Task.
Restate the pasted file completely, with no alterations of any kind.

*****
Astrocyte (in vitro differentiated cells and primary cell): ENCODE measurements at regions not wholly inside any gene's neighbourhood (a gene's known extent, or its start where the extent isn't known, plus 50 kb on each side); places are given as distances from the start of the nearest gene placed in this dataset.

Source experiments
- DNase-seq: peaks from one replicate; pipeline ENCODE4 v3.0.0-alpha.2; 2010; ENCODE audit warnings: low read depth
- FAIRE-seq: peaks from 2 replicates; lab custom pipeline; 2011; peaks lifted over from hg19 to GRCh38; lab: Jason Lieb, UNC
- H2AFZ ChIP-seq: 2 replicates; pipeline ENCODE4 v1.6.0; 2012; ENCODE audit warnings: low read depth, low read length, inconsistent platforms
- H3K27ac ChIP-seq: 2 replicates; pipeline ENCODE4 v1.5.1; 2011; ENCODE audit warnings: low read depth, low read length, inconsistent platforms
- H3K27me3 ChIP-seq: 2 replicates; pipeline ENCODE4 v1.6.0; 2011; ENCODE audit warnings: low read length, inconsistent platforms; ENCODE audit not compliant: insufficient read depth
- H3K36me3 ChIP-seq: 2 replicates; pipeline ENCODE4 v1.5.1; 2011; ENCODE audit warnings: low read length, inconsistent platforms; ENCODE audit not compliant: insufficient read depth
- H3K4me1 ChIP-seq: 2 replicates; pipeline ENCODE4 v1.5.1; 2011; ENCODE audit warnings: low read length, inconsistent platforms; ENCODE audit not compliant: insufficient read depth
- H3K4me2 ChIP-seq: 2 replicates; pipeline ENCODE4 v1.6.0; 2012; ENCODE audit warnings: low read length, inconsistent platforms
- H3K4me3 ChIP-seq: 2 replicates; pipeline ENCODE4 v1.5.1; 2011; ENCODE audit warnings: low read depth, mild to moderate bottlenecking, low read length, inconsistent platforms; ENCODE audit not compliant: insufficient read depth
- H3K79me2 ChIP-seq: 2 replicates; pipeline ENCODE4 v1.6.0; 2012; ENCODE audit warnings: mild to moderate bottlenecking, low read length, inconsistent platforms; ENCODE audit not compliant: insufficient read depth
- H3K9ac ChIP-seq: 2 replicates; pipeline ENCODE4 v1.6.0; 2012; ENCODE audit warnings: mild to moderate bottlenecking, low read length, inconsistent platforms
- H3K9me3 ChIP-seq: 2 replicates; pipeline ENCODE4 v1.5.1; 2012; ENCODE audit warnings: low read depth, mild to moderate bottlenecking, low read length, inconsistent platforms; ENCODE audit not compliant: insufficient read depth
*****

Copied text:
Astrocyte (in vitro differentiated cells and primary cell): ENCODE measurements at regions not wholly inside any gene's neighbourhood (a gene's known extent, or its start where the extent isn't known, plus 50 kb on each side); places are given as distances from the start of the nearest gene placed in this dataset.

Source experiments
- DNase-seq: peaks from one replicate; pipeline ENCODE4 v3.0.0-alpha.2; 2010; ENCODE audit warnings: low read depth
- FAIRE-seq: peaks from 2 replicates; lab custom pipeline; 2011; peaks lifted over from hg19 to GRCh38; lab: Jason Lieb, UNC
- H2AFZ ChIP-seq: 2 replicates; pipeline ENCODE4 v1.6.0; 2012; ENCODE audit warnings: low read depth, low read length, inconsistent platforms
- H3K27ac ChIP-seq: 2 replicates; pipeline ENCODE4 v1.5.1; 2011; ENCODE audit warnings: low read depth, low read length, inconsistent platforms
- H3K27me3 ChIP-seq: 2 replicates; pipeline ENCODE4 v1.6.0; 2011; ENCODE audit warnings: low read length, inconsistent platforms; ENCODE audit not compliant: insufficient read depth
- H3K36me3 ChIP-seq: 2 replicates; pipeline ENCODE4 v1.5.1; 2011; ENCODE audit warnings: low read length, inconsistent platforms; ENCODE audit not compliant: insufficient read depth
- H3K4me1 ChIP-seq: 2 replicates; pipeline ENCODE4 v1.5.1; 2011; ENCODE audit warnings: low read length, inconsistent platforms; ENCODE audit not compliant: insufficient read depth
- H3K4me2 ChIP-seq: 2 replicates; pipeline ENCODE4 v1.6.0; 2012; ENCODE audit warnings: low read length, inconsistent platforms
- H3K4me3 ChIP-seq: 2 replicates; pipeline ENCODE4 v1.5.1; 2011; ENCODE audit warnings: low read depth, mild to moderate bottlenecking, low read length, inconsistent platforms; ENCODE audit not compliant: insufficient read depth
- H3K79me2 ChIP-seq: 2 replicates; pipeline ENCODE4 v1.6.0; 2012; ENCODE audit warnings: mild to moderate bottlenecking, low read length, inconsistent platforms; ENCODE audit not compliant: insufficient read depth
- H3K9ac ChIP-seq: 2 replicates; pipeline ENCODE4 v1.6.0; 2012; ENCODE audit warnings: mild to moderate bottlenecking, low read length, inconsistent platforms
- H3K9me3 ChIP-seq: 2 replicates; pipeline ENCODE4 v1.5.1; 2012; ENCODE audit warnings: low read depth, mild to moderate bottlenecking, low read length, inconsistent platforms; ENCODE audit not compliant: insufficient read depth